Microsoft's team behind Windows Defender ATP (the commercial version of the company's Windows Defender free antivirus) has identified a new "fileless" malware campaign that can bypass standard antivirus tools. Andrea Lelli wrote up a blog post about how they did it.
Everything started when telemetry to WD ATP showed a sharp increase at the end of May/beginning of June in the use of the Windows Management Instrumentation Command-line (WMIC) tool to run a script (a technique that MITRE refers to XSL Script Processing), indicating a fileless attack. This was their first tip-off that something was going on.
They then found the object of all this was to install the backdoor called "Astaroth" directly into memory. The backdoor was first found in 2018. This info-stealing malware is known for stealing sensitive information such as credentials, keystrokes and other data, which it then exfiltrates and can send to a remote attacker. It was previously seen by Cybereason in a campaign against Brazilian and European users in February of this year.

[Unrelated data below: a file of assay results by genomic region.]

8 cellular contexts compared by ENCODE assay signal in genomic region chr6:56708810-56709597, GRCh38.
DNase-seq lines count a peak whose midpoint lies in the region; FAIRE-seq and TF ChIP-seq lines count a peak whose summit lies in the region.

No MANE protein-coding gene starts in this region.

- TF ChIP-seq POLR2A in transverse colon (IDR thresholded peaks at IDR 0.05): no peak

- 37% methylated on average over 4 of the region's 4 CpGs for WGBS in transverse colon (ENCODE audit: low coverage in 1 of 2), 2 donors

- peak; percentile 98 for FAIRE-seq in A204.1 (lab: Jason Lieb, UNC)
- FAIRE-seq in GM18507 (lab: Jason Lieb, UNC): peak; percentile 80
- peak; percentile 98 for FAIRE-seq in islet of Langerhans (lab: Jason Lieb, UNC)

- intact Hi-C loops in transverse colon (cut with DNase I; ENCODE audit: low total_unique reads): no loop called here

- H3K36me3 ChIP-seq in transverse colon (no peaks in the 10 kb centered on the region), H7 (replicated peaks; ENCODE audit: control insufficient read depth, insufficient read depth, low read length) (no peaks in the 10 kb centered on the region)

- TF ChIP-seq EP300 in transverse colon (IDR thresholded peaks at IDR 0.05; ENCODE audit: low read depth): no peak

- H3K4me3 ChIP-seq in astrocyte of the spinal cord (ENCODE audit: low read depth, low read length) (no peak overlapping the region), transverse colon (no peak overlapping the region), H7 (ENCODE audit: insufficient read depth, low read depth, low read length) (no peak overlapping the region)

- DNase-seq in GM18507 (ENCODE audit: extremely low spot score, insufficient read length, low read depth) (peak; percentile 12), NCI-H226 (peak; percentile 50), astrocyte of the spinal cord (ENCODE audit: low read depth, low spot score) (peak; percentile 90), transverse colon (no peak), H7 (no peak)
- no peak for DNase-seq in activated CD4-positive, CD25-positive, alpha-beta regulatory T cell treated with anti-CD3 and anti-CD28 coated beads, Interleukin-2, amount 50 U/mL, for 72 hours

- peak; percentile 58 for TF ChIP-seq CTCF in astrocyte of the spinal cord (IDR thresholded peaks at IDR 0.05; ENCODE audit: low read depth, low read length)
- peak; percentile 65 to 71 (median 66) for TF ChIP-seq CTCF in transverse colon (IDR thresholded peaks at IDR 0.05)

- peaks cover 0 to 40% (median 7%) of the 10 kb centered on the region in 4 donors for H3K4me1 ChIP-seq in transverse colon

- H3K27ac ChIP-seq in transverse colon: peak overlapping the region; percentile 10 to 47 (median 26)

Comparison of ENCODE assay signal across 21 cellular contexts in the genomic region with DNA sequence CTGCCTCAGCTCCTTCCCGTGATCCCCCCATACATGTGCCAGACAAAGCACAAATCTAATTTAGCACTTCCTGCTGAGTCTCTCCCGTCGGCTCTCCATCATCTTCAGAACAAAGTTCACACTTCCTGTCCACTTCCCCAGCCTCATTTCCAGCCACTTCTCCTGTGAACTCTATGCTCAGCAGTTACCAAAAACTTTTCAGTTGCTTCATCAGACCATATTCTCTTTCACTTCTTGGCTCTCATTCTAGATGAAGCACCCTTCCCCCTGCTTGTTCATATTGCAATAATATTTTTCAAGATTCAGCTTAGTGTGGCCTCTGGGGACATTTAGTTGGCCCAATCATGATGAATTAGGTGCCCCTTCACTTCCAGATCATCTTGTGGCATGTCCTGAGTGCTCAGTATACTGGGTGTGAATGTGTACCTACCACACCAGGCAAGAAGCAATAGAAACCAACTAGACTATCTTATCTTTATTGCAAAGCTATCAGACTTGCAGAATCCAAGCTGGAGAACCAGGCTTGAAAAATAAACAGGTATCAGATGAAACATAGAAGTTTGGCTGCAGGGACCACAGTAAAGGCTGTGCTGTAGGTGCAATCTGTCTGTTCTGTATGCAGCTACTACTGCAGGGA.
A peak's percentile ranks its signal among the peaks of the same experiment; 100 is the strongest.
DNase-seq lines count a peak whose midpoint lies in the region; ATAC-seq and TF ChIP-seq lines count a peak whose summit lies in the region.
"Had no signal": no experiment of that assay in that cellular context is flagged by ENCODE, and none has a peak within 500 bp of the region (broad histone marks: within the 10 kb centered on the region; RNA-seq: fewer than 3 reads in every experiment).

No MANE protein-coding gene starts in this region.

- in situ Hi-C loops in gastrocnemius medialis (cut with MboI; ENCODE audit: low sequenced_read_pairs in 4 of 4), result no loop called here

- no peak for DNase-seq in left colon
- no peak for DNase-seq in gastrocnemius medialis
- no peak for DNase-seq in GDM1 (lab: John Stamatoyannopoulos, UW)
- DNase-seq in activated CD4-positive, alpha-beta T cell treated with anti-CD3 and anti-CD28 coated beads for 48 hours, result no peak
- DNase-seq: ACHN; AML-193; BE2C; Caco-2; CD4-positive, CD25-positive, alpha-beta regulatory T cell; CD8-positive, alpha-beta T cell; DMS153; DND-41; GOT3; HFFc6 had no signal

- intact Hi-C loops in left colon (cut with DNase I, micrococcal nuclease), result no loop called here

After the payload is decrypted into DLLs, the Regsvr32 tool is used to load one of the decoded DLLs, which in turn decrypts and loads other files until the final payload, Astaroth, is injected into the Userinit process.
The attack uses no external tools. It uses legitimate tools that are already present on the target system to obscure what is going on as regular activity. The results of this kind of attack leaves no disk files that traditional AV products can scan.
Microsoft strongly makes the point that being fileless doesn't mean being invisible; and it certainly doesn't mean being undetectable. They think that some of the fileless techniques can be so unusual and anomalous that they will draw immediate attention to the malware, in the same way that a bag of money moving by itself would.
In some ways, Microsoft's alert is a way to show off their Defender ATP product. By being able to detect a "fileless" attack they are trying to show what they perceive as a technological superiority compared to other products.
— Larry Loeb has written for many of the last century's major "dead tree" computer magazines, having been, among other things, a consulting editor for BYTE magazine and senior editor for the launch of WebWeek.